self-care

A sustainable practice, a sustainable life, a sustainable planet – how it’s all connected.  

During two of the most intense months we’ve had in YOMI; organizing a retreat, finishing and filming two new programs and offering a YOMI class and lecture at Yoga Games Malmö, we decided to spend some extra focus on the subject of sustainability.

Sustainability lies close both to my heart and my fears, as we live in the midst of a climate crisis that’s creeping closer upon us which each day that our greenhouse gas emissions keep increasing.

As I’ve for the past four years worked more and more with climate psychology it’s also become apparent how the issue of sustainability relates to all levels that we live and act on: from the practice on our mats to the entire planet.  

Let me explain:

Sustainability is about carrying out actions whose consequences won’t do us or others harm either now or in the future: on the mat having a safe practice, adapting to our own current conditions. In our lives meeting the needs we have, adapting to however they’re changing. On the planet ensuring that our lust for things now won’t do the planet harm later on.

Truth be told, we’re not there yet. Neither in regards to how we’re treating the earth, but in all honesty a lot of the times nor in regards to how we’re treating ourselves on and off our mats.

In the Yoga Sutras Patanjali outlines the core of the yoga practice, including the eight limbs of yoga where Yama (abstinence) is the first one. In this limb ahimsa, non-violence, is an important aspect. Putting this in relation to the current state of climate disaster it’s called upon us to reflect on how we as yoga practitioners treat this first limb of yoga. Is the current yogic lifestyle compatible with not doing the earth harm? With not doing ourselves harm?

As for our own lives, there seems to be something in the system we’re living in that’s creating an unsustainability in the way we live. We know that psychological distress is on the rise, as are the sick leave numbers. All of this in spite of economic growth increasing alongside emissions. It’s like we’re making ourselves sick at the same pace as we’re making the planet sick.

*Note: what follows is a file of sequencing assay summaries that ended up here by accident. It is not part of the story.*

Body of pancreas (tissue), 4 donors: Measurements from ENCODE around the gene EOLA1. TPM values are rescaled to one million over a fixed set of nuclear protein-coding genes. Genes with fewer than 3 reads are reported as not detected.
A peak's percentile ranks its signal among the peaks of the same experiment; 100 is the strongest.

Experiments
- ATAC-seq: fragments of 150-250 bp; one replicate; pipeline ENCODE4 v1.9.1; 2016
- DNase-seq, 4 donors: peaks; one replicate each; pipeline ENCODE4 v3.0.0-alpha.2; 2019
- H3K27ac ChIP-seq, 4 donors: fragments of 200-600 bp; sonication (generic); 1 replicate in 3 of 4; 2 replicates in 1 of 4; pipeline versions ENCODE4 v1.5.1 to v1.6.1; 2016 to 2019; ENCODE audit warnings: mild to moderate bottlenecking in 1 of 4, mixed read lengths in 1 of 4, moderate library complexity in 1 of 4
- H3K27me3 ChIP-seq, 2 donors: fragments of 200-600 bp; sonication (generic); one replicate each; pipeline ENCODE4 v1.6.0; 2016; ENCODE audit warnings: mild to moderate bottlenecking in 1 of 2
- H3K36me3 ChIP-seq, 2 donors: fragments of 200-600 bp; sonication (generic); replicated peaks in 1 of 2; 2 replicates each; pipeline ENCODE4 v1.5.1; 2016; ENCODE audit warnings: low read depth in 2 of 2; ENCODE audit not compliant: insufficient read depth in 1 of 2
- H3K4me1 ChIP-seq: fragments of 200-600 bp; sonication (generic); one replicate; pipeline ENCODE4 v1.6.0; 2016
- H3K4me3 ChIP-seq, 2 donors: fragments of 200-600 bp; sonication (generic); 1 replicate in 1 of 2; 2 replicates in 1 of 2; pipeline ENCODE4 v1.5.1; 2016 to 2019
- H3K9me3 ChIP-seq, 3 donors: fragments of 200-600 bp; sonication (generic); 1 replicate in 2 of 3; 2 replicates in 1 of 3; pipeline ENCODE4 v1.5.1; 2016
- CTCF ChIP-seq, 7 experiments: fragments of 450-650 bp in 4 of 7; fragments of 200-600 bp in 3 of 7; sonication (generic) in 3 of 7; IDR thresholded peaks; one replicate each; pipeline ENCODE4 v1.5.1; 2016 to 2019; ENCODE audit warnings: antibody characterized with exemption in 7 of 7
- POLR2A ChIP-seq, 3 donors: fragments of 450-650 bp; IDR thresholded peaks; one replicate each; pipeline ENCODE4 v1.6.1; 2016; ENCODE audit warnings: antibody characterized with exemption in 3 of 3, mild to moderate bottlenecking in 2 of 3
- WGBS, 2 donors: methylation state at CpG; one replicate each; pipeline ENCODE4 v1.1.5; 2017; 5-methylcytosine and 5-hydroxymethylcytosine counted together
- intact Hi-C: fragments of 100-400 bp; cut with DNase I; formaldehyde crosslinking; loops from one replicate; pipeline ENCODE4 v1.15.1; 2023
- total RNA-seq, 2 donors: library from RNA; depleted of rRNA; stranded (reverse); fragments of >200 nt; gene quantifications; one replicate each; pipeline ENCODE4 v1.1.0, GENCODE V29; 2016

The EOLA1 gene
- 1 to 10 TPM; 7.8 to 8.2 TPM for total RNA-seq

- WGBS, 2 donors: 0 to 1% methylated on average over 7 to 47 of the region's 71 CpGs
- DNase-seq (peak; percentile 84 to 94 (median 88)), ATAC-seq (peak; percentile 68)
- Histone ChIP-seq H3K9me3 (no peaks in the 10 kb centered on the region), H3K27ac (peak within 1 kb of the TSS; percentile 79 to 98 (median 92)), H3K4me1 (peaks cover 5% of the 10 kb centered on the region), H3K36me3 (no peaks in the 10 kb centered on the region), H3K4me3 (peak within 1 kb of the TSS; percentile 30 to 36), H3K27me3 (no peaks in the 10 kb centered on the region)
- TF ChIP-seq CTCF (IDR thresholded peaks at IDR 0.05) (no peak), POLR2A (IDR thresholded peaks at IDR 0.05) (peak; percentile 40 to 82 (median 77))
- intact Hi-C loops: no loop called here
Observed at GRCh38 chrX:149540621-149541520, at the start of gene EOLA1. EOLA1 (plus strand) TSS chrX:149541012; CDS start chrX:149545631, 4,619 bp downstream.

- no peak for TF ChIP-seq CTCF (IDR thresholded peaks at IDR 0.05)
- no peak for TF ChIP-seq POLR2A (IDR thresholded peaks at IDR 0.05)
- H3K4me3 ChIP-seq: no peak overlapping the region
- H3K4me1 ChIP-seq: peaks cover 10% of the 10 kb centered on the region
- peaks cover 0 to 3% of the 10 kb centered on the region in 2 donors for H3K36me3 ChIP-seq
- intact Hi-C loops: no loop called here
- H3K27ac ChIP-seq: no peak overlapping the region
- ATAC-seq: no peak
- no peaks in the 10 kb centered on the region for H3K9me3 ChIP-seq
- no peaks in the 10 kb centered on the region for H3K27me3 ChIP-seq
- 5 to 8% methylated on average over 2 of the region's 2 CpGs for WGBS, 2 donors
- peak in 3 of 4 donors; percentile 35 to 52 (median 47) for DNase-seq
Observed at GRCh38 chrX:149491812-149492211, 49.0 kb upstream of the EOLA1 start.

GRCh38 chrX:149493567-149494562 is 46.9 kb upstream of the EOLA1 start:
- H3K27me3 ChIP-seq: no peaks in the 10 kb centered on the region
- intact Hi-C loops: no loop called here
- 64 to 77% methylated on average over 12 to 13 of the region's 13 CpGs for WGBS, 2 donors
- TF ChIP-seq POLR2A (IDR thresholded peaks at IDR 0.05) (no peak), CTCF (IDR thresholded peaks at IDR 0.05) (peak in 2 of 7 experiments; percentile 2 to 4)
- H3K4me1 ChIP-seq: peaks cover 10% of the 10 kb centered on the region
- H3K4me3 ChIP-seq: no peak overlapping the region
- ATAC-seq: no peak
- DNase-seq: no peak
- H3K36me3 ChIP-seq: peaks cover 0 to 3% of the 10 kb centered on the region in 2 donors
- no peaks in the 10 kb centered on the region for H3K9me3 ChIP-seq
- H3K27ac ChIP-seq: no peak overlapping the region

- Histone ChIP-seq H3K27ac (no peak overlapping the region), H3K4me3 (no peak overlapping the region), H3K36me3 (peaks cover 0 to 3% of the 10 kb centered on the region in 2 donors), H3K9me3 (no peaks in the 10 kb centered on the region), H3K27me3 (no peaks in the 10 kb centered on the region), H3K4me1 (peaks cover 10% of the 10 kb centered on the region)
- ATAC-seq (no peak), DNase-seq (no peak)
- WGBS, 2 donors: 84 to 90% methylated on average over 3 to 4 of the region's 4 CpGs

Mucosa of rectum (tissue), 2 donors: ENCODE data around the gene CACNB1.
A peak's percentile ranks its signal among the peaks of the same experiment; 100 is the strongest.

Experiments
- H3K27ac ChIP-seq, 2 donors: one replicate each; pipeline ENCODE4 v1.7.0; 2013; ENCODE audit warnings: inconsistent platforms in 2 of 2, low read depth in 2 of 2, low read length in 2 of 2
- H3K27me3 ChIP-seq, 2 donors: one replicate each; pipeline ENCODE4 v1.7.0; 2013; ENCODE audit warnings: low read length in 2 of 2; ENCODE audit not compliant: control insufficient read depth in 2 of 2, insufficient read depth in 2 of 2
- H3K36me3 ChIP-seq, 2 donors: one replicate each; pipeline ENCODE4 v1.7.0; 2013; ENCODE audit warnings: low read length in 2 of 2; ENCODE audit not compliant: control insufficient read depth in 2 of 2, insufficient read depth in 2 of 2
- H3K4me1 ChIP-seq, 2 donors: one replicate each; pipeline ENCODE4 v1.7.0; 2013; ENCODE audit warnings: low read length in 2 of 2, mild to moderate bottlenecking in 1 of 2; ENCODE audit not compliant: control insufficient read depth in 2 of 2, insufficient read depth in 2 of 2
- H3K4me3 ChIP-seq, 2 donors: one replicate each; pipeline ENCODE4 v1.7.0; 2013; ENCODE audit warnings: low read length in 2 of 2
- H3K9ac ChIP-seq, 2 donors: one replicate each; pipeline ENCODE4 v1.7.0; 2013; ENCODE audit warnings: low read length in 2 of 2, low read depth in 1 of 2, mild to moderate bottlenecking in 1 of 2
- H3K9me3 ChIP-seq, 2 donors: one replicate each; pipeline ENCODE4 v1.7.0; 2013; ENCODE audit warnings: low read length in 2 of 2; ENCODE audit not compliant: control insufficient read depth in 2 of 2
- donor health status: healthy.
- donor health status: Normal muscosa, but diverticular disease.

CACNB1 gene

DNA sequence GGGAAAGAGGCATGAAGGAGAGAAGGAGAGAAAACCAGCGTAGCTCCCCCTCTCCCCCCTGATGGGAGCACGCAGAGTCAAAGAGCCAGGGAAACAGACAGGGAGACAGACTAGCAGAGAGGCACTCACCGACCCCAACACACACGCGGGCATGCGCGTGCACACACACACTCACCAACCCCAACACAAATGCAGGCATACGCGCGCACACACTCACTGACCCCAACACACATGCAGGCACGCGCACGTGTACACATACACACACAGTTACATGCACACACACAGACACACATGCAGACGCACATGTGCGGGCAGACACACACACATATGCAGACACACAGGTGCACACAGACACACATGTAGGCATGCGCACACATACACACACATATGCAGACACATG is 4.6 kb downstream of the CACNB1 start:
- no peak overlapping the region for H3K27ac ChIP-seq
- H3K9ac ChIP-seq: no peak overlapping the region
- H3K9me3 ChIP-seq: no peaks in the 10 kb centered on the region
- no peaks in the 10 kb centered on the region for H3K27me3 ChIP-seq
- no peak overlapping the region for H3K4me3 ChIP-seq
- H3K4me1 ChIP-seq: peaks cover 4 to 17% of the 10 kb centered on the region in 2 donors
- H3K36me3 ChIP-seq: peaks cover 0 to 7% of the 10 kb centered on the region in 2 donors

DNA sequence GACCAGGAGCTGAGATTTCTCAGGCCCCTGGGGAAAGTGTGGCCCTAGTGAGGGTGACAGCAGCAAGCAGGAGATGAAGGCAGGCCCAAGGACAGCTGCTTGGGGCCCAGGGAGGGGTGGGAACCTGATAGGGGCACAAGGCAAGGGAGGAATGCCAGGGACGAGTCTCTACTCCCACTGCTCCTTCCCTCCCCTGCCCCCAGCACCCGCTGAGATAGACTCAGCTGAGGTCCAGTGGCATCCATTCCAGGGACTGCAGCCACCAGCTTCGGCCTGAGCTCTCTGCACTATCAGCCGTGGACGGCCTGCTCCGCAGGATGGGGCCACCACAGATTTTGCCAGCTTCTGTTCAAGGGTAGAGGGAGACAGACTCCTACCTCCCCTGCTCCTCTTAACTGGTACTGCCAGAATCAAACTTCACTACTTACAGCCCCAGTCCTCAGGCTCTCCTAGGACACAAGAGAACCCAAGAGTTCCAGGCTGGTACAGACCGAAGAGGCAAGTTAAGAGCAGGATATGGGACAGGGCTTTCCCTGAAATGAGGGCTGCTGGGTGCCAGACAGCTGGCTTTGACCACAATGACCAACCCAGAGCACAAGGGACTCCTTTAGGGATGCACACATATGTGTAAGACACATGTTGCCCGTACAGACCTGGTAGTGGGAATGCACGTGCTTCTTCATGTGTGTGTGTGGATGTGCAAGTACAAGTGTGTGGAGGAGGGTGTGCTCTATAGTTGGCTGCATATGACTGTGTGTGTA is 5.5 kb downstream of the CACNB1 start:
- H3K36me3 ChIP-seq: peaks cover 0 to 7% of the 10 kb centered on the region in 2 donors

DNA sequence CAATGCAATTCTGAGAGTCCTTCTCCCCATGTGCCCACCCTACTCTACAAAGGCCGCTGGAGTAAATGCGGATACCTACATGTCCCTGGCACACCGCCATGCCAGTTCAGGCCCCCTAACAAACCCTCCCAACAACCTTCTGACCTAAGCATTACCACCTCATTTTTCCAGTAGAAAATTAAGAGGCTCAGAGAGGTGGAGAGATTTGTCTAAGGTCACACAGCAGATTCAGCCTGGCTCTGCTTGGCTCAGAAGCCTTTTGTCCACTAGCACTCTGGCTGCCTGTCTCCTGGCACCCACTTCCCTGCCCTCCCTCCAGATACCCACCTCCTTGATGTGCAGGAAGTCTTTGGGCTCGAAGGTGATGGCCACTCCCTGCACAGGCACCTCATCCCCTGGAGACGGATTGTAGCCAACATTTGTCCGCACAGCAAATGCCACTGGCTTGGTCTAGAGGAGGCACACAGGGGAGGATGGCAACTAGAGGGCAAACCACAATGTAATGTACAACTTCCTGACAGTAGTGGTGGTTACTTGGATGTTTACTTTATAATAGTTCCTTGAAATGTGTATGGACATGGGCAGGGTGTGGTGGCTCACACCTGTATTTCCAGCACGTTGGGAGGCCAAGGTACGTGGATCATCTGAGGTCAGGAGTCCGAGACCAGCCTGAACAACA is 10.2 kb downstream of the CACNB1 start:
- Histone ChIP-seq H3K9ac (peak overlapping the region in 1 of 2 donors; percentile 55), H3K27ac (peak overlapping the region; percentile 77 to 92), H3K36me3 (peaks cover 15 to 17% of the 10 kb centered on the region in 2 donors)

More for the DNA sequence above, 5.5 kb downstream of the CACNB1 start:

Is it then possible to create a sustainable world where we still are able to lead good lives? Trusting what we know about what people need to be healthy and happy the short answer is yes.

The tricky part about this is that we at this point don’t know the exact consequences of the climate threat, as we don’t know how the world will choose to act in the coming years. All we know is that the less we act now, perhaps in favor of our short-term pleasures, the graver the consequences will be for us long-term.

That said, we do know from years of research that what makes people happy, what makes people thrive and live well is not connected to living a fossil fuel intensive life. What seems most important for our happiness is good, social relationships. Physical activity, recreation, a meaningful job, helping others and being in nature are other things that seem important for our sense of happiness.  

In light of all of this, I would like to believe that by creating a practice for ourselves that is sustainable for our bodies and minds, we can expand that knowledge into creating actions that help ensure the sustainability of the entire earth.

/Frida 

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On being good enough

You are imperfect, you are wired for struggle, but you are worthy of love and belonging.
— Brené Brown

When I went on parental leave I struggled for the first few months with the demands I had on myself to make the most of my time off from work and achieve as much as possible. Behold, seven months of not working! What a glorious opportunity to do all those things I never have time to do: sort through papers, organize the computer, read through all those scientific papers piled up, develop a new YOMI program, hell, develop two new YOMI programs, get back into shape, meditate, read all those books on the reading list, maybe even write a book. Because when will I ever again get the chance to have this many months off work ever again?

You know how plans can seem quite reasonable as long as they are just that: plans for a future you yet haven’t experienced. Enter: reality, everyday life and endless interruptions to the plan. External as well as internal interruptions; baby crying, mind wandering, facebook tempting, news feed upsetting. Sometimes it seems life is nothing more than a long line of interruptions to the plan. Annoying, irritating interruptions we wish to get rid of.

But perhaps the real issue here isn’t how to get rid of the interruptions, but rather how we deal with them. How we act towards ourselves when things don’t go as we had laid them out. And this is where the self observation can get both interesting and painful. How do I react when things don’t go as planned? How do I talk to myself when I lack focus or motivation? How do I talk to others who, perhaps unintentionally, interrupt?